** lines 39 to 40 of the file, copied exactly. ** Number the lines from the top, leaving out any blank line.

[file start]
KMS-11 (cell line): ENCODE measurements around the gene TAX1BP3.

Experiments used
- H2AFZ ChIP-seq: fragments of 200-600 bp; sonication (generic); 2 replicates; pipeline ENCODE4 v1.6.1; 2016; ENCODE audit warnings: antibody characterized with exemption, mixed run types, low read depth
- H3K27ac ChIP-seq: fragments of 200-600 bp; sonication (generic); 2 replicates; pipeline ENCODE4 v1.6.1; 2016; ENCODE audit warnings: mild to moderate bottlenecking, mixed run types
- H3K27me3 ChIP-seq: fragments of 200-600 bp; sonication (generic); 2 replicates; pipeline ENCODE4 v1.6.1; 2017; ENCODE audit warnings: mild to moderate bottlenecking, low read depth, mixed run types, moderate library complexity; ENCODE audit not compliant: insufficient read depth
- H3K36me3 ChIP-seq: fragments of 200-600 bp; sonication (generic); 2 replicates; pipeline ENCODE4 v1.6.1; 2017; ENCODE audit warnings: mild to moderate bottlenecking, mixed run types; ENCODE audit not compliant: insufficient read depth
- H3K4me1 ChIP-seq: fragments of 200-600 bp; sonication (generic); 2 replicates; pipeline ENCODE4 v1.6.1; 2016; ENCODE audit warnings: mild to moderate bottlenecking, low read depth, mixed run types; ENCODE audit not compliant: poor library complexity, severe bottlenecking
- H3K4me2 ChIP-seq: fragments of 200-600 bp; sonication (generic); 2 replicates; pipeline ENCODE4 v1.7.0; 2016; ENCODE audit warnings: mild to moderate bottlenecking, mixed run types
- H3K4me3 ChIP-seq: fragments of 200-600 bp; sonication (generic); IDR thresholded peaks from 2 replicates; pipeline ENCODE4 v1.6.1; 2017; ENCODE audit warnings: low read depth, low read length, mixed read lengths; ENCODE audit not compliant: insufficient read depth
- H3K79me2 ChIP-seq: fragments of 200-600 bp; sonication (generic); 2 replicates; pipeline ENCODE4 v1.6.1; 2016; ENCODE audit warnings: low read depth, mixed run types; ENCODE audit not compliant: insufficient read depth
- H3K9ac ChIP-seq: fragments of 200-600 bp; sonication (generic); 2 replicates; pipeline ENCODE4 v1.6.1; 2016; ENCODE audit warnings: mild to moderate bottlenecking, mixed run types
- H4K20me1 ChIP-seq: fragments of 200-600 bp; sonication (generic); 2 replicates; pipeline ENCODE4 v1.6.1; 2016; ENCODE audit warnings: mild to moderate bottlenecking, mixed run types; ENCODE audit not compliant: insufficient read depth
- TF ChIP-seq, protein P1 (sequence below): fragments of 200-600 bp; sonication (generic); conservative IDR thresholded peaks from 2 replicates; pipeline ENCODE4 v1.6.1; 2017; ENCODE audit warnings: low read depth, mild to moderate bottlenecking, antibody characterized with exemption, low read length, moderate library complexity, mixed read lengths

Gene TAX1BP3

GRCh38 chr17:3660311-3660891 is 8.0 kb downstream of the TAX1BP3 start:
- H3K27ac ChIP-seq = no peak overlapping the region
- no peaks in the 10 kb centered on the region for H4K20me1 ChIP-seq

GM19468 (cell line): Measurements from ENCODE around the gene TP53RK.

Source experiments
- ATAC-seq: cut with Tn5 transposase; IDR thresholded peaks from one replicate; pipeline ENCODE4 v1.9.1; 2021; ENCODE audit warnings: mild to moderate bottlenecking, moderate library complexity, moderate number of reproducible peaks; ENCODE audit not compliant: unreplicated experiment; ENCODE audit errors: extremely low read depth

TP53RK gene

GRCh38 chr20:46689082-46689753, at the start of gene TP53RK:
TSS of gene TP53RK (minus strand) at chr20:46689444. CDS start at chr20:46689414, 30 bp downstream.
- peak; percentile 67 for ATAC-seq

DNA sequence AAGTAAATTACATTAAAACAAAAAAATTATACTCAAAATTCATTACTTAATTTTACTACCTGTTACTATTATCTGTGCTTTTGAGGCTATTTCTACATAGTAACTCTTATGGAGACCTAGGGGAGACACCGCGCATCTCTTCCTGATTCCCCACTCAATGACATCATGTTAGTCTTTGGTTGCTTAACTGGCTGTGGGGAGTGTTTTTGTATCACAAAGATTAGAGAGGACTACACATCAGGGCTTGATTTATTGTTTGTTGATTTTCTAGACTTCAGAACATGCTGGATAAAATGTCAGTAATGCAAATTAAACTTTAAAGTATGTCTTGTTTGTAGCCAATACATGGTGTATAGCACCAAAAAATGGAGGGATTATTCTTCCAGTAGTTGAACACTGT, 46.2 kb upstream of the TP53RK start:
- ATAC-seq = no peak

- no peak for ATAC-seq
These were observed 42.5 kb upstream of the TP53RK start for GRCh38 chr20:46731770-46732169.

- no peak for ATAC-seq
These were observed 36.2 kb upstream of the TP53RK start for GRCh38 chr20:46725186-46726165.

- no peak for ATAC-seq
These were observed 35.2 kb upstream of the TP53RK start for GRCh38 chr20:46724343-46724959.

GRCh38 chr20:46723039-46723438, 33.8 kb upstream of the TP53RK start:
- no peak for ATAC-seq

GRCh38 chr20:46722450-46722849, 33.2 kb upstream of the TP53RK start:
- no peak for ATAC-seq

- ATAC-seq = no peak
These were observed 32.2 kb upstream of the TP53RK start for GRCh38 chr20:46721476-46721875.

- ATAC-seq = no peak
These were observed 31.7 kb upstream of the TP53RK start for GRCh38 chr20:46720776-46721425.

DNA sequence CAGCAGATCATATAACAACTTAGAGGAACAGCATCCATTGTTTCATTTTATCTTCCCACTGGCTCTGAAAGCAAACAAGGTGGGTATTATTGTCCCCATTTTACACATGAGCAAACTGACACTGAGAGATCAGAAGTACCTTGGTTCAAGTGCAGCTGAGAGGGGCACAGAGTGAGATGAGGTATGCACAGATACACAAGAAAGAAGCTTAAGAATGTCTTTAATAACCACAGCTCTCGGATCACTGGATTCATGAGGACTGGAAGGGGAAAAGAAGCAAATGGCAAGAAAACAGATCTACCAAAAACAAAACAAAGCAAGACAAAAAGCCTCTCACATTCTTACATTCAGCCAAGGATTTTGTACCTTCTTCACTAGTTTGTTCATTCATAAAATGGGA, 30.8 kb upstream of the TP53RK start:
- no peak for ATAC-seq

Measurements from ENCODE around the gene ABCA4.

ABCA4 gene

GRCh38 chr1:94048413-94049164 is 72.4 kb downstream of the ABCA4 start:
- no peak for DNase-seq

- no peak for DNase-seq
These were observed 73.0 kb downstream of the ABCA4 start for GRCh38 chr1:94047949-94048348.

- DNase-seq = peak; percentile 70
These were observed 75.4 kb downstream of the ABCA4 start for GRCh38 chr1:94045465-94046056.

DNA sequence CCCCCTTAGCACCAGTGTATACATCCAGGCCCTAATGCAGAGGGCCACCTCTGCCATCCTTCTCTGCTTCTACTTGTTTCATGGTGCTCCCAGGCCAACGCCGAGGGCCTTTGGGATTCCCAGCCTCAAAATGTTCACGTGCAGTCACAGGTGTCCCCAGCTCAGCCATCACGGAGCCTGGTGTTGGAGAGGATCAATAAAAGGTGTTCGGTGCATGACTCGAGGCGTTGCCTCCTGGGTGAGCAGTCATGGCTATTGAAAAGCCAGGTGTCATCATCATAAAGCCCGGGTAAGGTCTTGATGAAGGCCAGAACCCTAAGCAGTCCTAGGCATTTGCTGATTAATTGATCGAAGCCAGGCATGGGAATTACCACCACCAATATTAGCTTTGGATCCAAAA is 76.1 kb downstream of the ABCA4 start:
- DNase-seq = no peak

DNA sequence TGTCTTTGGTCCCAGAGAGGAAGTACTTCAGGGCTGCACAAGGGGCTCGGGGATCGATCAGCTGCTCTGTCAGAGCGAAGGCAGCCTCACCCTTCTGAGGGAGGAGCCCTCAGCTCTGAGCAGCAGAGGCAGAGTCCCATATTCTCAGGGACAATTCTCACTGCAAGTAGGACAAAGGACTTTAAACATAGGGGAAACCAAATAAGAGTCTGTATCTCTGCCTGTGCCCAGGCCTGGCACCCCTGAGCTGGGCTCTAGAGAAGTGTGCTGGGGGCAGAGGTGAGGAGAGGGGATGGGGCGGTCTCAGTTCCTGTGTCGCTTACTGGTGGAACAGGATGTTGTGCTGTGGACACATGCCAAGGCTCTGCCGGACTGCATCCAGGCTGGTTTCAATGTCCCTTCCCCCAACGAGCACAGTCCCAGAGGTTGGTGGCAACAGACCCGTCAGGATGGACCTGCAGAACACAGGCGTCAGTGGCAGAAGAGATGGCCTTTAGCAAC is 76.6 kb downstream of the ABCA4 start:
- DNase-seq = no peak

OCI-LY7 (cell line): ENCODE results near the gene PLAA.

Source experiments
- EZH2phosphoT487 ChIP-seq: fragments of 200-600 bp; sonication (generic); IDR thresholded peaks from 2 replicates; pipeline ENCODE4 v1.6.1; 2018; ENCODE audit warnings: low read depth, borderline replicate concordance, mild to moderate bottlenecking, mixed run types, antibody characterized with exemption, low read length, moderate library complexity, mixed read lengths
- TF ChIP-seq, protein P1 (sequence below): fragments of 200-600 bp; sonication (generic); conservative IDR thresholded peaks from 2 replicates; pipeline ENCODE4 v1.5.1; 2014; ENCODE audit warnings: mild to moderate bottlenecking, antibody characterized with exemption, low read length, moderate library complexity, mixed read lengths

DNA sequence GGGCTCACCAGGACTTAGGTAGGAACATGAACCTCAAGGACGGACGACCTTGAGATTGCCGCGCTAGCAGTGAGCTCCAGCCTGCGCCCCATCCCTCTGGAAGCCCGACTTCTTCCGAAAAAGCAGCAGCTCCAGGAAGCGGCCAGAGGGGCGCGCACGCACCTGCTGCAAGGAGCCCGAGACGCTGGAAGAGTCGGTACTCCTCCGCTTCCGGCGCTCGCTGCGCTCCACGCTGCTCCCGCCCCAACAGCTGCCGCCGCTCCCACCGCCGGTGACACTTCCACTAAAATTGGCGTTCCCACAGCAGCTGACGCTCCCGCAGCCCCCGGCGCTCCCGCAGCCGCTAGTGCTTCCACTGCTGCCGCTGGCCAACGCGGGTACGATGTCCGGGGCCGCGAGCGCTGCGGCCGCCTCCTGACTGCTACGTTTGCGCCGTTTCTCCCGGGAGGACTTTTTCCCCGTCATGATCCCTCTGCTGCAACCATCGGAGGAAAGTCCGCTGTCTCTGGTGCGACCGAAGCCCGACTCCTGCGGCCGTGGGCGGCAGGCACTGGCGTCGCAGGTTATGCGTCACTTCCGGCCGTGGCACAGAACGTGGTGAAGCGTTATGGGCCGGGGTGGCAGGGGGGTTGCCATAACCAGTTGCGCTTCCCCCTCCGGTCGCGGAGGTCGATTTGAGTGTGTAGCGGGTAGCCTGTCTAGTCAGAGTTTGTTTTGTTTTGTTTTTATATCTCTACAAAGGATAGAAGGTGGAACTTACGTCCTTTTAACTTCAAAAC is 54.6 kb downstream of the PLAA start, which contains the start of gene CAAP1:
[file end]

- ATAC-seq = no peak
These were observed 31.7 kb upstream of the TP53RK start for GRCh38 chr20:46720776-46721425.